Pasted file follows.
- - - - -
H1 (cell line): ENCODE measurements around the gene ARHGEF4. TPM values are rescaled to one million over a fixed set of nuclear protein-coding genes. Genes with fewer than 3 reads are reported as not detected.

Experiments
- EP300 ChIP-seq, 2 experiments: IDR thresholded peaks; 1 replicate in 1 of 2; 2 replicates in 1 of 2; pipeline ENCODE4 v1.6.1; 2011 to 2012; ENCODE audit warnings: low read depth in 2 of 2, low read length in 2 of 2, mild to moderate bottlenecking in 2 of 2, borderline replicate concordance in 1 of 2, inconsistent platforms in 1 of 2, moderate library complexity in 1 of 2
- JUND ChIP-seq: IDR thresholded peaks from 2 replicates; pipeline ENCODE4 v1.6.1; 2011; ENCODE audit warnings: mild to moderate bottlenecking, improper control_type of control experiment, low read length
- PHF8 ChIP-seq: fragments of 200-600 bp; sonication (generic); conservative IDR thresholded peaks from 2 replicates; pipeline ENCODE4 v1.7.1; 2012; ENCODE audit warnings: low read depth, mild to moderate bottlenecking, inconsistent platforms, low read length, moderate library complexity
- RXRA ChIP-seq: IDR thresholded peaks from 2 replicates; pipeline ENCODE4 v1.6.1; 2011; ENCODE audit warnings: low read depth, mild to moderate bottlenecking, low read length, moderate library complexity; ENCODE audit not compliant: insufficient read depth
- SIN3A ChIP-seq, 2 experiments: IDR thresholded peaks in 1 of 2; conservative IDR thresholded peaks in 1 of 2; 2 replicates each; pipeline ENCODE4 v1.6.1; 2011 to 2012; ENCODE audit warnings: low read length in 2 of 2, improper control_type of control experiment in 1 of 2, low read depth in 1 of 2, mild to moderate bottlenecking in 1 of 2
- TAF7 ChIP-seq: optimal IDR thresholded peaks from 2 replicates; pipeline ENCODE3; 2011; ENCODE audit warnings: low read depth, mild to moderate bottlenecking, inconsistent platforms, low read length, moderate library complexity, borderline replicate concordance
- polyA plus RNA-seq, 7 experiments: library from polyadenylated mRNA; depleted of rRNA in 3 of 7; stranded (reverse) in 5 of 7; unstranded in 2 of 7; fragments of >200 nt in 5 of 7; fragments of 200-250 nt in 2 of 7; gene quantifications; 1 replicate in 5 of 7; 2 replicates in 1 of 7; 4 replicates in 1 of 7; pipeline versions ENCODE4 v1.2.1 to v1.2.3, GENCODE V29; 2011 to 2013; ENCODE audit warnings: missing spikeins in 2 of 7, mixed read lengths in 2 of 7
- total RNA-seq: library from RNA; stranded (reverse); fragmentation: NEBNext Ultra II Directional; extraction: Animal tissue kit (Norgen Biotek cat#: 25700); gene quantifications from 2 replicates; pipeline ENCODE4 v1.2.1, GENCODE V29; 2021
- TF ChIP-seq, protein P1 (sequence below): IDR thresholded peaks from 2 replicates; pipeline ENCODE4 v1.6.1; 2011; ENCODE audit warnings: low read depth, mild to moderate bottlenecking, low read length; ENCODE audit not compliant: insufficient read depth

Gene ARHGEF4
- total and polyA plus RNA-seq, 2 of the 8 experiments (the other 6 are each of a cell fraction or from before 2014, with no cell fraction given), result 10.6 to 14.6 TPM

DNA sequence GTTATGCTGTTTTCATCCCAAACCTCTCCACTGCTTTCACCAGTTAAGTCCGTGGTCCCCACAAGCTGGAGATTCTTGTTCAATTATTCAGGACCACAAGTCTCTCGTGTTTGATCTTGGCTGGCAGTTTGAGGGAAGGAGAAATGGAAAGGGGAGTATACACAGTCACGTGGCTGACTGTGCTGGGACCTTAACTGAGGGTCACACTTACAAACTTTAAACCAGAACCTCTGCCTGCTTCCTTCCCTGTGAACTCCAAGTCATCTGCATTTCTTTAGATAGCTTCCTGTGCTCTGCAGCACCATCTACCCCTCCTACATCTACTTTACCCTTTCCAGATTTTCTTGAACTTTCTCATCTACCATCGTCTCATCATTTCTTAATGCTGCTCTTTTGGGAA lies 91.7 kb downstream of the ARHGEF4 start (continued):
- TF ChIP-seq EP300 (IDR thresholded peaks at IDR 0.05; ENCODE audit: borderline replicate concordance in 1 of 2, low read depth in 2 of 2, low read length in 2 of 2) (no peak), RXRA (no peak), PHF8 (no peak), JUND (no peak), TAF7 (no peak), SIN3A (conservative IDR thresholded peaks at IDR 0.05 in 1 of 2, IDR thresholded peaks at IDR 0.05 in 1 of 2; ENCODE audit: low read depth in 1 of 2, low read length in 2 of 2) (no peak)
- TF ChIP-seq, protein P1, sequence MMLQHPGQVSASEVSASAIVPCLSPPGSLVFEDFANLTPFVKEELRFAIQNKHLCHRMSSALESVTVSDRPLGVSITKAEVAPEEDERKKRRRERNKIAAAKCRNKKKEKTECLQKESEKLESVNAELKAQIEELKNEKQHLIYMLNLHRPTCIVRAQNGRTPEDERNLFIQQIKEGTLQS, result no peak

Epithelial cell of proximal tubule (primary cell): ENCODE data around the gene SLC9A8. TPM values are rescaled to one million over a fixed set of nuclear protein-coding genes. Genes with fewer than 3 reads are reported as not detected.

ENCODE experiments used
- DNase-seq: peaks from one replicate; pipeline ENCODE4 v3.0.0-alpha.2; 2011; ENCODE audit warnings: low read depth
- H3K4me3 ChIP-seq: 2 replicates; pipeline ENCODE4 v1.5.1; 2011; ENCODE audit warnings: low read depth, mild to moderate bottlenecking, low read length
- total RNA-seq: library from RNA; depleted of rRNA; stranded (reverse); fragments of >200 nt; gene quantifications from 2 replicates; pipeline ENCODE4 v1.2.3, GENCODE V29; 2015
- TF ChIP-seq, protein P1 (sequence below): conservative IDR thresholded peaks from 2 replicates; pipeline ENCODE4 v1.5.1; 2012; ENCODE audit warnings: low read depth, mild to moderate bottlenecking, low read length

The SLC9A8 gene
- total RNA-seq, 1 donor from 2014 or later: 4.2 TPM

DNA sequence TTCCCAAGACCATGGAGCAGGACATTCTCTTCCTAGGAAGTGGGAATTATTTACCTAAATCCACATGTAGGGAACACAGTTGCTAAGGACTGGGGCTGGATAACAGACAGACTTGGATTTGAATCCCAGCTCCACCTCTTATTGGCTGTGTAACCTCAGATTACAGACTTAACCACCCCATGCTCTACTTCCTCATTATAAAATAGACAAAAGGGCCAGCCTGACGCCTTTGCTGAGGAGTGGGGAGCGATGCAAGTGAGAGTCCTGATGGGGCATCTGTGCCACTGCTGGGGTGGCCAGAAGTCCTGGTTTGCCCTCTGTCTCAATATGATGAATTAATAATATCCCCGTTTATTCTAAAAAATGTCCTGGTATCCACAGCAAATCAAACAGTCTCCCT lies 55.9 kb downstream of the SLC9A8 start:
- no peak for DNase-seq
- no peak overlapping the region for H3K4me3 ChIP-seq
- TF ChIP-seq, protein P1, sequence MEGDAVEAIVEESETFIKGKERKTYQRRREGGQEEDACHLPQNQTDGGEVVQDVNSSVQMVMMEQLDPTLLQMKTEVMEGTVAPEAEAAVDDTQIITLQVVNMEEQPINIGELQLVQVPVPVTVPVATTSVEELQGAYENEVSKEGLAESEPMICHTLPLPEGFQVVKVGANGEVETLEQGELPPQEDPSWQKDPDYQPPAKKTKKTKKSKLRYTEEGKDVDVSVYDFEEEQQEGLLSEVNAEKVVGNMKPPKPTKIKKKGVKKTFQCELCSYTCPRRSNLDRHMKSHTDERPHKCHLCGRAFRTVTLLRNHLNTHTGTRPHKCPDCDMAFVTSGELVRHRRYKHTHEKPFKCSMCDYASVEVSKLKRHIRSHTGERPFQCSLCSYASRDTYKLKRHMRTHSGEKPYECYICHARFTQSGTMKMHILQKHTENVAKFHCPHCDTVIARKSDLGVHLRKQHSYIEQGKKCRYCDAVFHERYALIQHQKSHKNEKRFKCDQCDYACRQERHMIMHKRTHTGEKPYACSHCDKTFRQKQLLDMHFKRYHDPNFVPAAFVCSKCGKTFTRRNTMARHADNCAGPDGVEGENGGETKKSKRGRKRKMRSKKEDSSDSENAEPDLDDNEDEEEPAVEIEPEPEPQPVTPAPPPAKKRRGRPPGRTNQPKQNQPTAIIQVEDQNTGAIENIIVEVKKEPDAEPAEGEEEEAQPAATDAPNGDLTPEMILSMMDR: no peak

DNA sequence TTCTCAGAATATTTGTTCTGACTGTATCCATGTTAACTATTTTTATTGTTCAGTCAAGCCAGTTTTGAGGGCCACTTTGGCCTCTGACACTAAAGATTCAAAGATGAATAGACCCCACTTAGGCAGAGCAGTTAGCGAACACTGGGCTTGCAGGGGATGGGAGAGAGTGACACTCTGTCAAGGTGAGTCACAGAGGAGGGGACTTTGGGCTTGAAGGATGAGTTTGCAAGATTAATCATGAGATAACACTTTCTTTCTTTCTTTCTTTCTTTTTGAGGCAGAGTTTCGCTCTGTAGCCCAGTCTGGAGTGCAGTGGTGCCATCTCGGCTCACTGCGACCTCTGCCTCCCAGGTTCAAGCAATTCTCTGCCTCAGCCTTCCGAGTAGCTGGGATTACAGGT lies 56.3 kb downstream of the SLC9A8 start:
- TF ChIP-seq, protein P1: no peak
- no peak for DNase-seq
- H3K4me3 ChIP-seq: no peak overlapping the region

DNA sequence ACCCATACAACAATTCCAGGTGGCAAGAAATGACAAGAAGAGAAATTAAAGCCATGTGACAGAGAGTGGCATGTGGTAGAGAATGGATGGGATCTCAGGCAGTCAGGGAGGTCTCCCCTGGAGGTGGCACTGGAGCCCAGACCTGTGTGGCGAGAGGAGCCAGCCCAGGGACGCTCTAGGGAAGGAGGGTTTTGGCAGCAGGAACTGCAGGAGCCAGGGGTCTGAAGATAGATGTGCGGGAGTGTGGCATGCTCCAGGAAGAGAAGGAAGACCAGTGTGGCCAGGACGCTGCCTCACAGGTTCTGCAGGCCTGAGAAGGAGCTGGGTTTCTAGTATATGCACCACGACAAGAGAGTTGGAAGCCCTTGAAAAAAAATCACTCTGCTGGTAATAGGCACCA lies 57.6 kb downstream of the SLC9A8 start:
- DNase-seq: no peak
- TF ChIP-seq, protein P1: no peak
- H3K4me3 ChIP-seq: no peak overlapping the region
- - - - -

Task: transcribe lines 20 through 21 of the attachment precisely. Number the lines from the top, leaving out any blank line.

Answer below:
- H3K4me3 ChIP-seq: 2 replicates; pipeline ENCODE4 v1.5.1; 2011; ENCODE audit warnings: low read depth, mild to moderate bottlenecking, low read length
- total RNA-seq: library from RNA; depleted of rRNA; stranded (reverse); fragments of >200 nt; gene quantifications from 2 replicates; pipeline ENCODE4 v1.2.3, GENCODE V29; 2015